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Worst Fraud Acting Category In Last 20 Years

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    Bonehead
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    #1205094831

    Judas and the Black Messiah was the best film of 2021, easily. Ryan Coogler deserves a medal for choosing to produce that film following his Black Panther success.

    That being said, I’ll defend the Academy and say that the supporting actor nominations for Daniel Kaluuya AND LaKeith Stanfield were justified.

    Individually, they both had less than 40% of the film’s screentime. It was an ensemble piece that allowed other performers like Dominique Fishback, Jesse Plemons, and Algee Smith to lead the narrative at various points.

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    Sir Shaw
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    #1205094835

    2. Rooney Mara- Carol Couldn’t believe it, still don’t believe it, but this just shows studios do not want lead actresses competing against each other in the same category.

    Which is still so odd since I) she won Cannes over Blanchett II) Blanchett wasn’t going to a win a 3rd Oscar two years after winning #2 for a film that wasn’t a Top 3 contender.

     

     

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    Jacob "Oscar Boy" Boe
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    #1205094851

    Judas and the Black Messiah was the best film of 2021, easily. Ryan Coogler deserves a medal for choosing to produce that film following his Black Panther success. That being said, I’ll defend the Academy and say that the supporting actor nominations for Daniel Kaluuya AND LaKeith Stanfield were justified. Individually, they both had less than 40% of the film’s screentime. It was an ensemble piece that allowed other performers like Dominique Fishback, Jesse Plemons, and Algee Smith to lead the narrative at various points.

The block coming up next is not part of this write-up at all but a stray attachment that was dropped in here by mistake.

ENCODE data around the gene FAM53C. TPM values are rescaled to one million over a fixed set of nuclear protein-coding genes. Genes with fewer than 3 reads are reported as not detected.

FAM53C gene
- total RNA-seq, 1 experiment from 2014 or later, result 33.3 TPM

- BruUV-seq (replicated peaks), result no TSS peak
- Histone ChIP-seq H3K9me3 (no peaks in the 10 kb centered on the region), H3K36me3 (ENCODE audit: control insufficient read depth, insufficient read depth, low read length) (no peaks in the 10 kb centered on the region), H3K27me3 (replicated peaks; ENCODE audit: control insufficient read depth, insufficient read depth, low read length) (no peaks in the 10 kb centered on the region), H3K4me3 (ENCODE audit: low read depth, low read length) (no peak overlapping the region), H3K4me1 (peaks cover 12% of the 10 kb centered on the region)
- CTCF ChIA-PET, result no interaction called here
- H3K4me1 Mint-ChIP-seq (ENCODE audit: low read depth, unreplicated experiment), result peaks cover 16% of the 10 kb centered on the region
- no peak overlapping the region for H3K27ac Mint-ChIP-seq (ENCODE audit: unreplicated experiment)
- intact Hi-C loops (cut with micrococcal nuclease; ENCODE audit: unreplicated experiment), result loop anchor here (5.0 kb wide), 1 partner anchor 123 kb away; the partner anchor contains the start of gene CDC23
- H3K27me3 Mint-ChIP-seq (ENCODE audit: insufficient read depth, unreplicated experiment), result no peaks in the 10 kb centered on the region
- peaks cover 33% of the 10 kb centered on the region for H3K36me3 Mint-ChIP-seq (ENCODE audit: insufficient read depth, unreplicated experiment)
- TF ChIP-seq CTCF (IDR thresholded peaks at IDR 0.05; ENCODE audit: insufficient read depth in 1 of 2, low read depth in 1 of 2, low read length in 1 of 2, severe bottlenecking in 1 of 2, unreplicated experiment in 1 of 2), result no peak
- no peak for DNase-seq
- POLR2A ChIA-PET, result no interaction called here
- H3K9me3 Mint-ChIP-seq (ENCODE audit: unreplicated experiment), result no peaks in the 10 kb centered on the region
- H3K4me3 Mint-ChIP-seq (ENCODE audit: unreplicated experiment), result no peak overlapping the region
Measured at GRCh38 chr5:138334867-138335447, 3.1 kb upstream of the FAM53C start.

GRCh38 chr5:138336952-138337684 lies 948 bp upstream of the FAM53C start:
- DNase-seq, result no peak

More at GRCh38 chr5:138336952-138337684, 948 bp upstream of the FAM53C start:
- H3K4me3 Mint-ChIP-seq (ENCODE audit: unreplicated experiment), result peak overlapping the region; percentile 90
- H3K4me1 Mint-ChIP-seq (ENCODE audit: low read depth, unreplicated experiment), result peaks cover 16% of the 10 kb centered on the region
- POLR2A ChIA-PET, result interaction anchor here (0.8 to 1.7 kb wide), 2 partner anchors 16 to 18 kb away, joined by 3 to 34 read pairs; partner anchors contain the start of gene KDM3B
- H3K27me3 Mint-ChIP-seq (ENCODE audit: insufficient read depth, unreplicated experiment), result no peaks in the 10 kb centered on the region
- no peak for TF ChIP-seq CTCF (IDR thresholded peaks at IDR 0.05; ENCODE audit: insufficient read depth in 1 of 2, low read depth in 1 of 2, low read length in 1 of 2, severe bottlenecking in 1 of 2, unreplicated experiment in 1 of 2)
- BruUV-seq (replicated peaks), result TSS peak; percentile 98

no it was not justified. The next highest screen time was less than 20 minutes. No way no how was it an ensemble piece. It was egregious category fraud where the two titular protagonists were put into supporting.

    Grammys FYC:

    "Glimpse of Us" - Joji

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    Bonehead
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    #1205094853

    no it was not justified. The next highest screen time was less than 20 minutes. No way no how was it an ensemble piece. It was egregious category fraud where the two titular protagonists were put into supporting.

    Ok, was Michael Keaton lead for Spotlight?

    Because he shares about the same amount of screentime (48:36 or 37.67%) in that film as Stanfield (49:51 or 39.75%) and Kaluuya (46:09 or 36.80%) did in theirs.

    Mark Ruffalo in Spotlight (40:31 or 31.40%) has only slightly less screentime than Daniel Kaluuya in Judas as well. After McAdams (31:12 or 24.18%), who only has 6.01% more screentime than Dominique Fishback (22:47 or 18.17%), the other players in Spotlight don’t tap 20 minutes either.

    Or is the issue more that LaKeith Stanfield and Daniel Kaluuya play titular characters and that nominating them in supporting is seen as an egregious move because it denied actors of color recognition in Lead?

     

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    Jacob "Oscar Boy" Boe